Colonial Legacies in Peru

Colonial Legacies in the Viceroyalty of Peru
Colonial Legacies
Chasteen argues that: "For Latin America, conquest
and colonization by the Spanish and Portuguese
created patterns of social domination that became
eternal givens…" (p. 29)
Is this a convincing argument?
Native American Settlements
At the Time of the Encounter
Maya: 1800 B.C.
Aztec: 1325 – 1521
In 1521 Hernán Cortés conquered the capital,
Tenochtitlan, and defeated the Aztec Emperor
Hueyi Tlatoani Moctezuma II
At it’s height the Mayan empire was extensive
and advanced; the empire went into decline in
the 8th and 9th centuries and only a few
centers remained at the time of the Encounter.
Portuguese and Spanish settlers assimilated,
enslaved, or exterminated most Tupis. They
were decimated and today occupy only small
reserves in the Amazon basin
Inca: 1100 – 1572
Francisco Pizzarro captured Atahualpa in
1532; assassinated him in 1533 and placed
his brother, the collaborater Manco Inca
Yupanqui, on the throne. The last Inca
stronghold was discovered and the last ruler,
Túpac Amaru, captured and executed in
Colonialism in The Andes:
Before the Encounter
Settlement Patterns
Inca civilization
 Communal landholding
Social Life
Village life
Political Life
Loose empire
 Tribute and Mita
Economic Life
Herding, soil enrichment, and agriculture.
The Encounter
Movement of Europeans
 Spanish
conquerors in the
Americas were
"undisciplined adventurers"
who moved across Latin
America in waves
 Disease often preceded
the explorers and nearly
always followed them
 Settlers lagged far behind
the explorers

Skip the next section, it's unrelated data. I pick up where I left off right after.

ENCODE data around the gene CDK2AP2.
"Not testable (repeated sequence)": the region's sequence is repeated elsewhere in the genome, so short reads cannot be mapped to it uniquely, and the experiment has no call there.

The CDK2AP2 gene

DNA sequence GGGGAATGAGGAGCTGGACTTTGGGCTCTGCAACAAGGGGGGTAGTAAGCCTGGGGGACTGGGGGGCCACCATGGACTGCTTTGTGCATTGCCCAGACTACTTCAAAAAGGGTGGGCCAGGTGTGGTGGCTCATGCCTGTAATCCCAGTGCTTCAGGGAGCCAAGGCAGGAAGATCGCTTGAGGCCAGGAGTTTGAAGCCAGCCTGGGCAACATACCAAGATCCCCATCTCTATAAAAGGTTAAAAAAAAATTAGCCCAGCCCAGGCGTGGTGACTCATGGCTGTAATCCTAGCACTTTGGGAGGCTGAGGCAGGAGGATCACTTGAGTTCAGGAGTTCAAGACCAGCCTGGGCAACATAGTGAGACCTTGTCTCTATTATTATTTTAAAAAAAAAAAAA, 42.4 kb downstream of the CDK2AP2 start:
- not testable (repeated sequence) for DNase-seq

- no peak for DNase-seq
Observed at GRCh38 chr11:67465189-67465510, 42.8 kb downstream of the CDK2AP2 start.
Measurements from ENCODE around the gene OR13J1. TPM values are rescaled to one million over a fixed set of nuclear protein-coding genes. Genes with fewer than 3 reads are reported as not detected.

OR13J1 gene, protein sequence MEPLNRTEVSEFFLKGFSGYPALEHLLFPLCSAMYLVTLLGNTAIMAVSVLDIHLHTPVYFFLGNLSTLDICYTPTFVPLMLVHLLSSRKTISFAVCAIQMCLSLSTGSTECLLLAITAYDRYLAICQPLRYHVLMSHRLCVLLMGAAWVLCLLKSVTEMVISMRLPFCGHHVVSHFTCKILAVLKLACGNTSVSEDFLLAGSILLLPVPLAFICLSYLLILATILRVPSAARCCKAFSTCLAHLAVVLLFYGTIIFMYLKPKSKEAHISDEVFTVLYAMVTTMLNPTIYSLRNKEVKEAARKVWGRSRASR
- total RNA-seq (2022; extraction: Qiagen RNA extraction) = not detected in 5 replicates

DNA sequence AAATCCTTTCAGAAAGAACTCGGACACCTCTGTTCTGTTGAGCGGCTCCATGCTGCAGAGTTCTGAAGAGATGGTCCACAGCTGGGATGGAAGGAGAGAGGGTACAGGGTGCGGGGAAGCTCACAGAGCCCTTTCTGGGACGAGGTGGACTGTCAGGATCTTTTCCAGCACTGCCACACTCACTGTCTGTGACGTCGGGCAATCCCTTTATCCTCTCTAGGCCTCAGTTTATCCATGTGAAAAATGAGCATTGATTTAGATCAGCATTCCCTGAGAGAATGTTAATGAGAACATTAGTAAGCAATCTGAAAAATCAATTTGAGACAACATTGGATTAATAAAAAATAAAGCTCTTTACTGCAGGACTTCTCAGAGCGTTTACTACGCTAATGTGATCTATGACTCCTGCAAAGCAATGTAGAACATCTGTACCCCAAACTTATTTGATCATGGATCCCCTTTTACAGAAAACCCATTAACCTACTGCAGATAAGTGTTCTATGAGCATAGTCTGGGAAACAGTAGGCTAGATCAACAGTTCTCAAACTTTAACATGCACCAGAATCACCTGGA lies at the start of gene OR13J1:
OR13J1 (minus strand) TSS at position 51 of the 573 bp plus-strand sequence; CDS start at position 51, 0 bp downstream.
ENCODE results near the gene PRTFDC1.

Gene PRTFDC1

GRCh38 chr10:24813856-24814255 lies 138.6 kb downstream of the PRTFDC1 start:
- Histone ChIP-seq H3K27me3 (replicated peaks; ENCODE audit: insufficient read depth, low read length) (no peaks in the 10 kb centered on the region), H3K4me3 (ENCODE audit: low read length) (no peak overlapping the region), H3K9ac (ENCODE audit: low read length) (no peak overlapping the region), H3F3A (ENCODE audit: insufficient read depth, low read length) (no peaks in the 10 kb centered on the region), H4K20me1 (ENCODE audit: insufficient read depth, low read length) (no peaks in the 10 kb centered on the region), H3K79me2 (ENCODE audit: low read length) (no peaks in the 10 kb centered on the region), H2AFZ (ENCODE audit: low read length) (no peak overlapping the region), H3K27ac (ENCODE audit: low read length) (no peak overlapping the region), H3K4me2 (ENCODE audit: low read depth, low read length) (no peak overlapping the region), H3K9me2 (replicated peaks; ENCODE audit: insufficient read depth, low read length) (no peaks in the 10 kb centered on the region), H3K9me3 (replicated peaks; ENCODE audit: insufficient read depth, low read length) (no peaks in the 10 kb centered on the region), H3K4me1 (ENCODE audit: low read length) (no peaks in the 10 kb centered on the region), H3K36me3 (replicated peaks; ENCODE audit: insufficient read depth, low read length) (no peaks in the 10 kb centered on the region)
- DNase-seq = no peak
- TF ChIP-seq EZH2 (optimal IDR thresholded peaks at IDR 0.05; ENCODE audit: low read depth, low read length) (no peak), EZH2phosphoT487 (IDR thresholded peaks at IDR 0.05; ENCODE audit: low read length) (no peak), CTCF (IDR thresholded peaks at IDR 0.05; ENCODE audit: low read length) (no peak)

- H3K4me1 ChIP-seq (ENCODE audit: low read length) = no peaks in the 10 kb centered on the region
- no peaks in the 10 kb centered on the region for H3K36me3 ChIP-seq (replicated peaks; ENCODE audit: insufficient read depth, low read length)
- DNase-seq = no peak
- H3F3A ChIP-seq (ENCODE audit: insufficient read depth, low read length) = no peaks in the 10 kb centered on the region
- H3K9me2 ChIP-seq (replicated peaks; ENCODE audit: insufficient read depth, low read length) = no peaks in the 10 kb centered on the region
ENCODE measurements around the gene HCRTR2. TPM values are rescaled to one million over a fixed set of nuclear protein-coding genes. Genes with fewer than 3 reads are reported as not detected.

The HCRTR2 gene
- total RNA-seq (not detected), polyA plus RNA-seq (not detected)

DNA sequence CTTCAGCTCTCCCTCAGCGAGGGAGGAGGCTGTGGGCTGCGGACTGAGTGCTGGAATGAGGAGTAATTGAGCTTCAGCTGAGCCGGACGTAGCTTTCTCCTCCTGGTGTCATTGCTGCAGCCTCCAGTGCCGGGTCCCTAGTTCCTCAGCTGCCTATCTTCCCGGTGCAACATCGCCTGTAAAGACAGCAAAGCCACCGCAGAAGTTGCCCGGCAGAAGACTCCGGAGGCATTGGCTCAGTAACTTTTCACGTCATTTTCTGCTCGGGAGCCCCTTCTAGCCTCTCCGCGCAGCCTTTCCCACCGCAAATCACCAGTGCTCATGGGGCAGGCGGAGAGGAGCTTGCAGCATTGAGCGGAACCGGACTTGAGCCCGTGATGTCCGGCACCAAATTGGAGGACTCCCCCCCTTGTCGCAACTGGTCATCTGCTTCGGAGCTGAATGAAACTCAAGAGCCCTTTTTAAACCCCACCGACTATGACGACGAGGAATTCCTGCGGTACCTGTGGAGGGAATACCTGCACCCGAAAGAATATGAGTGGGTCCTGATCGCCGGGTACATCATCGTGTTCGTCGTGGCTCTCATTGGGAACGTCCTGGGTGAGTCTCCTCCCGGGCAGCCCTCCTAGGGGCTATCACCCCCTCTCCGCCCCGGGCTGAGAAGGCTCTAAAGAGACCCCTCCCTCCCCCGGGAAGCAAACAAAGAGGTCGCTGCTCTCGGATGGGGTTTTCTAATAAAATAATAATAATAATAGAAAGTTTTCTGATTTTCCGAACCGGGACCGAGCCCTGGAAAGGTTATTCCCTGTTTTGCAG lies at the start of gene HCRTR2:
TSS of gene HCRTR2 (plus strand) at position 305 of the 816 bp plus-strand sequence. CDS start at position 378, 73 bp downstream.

Colonialism The Andes
After the Encounter
Settlement Patterns: Viceroyalty of Peru
• Explorers did not reach Peru until
fairly late. However, they were very
interested in the apparent mineral
wealth that they saw
• Permanent settlement centered in
the productive lowland and costal
areas and near sources of mineral
in 1784
Colonialism The Andes
After the Encounter
Social and Political Life
Village life disrupted, in part
Permanent migration and resettlement was rare
 European colonialism built on and intensified indigenous forms of
authority and empire
Social stratification
Tribute and forced labor
The more marginal the land for productive use, the more likely
that village life would remain intact.
Economic Life
Mining was the center of Peruvian economic importance.
Labor intensive
 Local markets sprang up around the mines, often staffed by
women, to support the laborers
Potosí: Before the Encounter
Evidence dates silver smelting in the Andes to
around 1000 to 1200 A.D., long before the Incas.
The Incas harnessed local labor through the Mita
system to create a silver industry that thrived until
the Spanish took it over.
Indigenous techniques: open-cut digging and
smelting in guayrachinas.
Potosí: Spanish Colonialism
Jaime Villalobos, geologist: "Mining,
whether in colonial times, or whether
by the private sector or by the stateowned Bolivian Mining Corporation,
has taken non-renewable resources
from the area and left behind only
contamination and poverty."
The Spanish discovered the silver mines
at Potosi in 1545
In total around 2 billion ounces of silver
were extracted from the mountain during
the colonial era
In 1570 the population of Potosí was
around100,000. The mita system of
forced labor brought over 13,000
indigenous workers per year to Potosi
Minting coinage was Potosi's other
Fray Antonio de la Calancha, 1638:
"Every peso coin minted in Potosi has cost
the life of 10 Indians who have died in
the depths of the mines."
Potosí: Now
The mines and mills at Potosi are still active
working conditions are similar to Colonial
Work from dawn till dusk
Child labor
Extreme temperatures
Coca leaves
Health concerns: respiratory ailments,
infant mortality, life expectancy
Dynamite is used to blast away the ore
The pay is about $5 a day
Renewed corporate interest in Potosí
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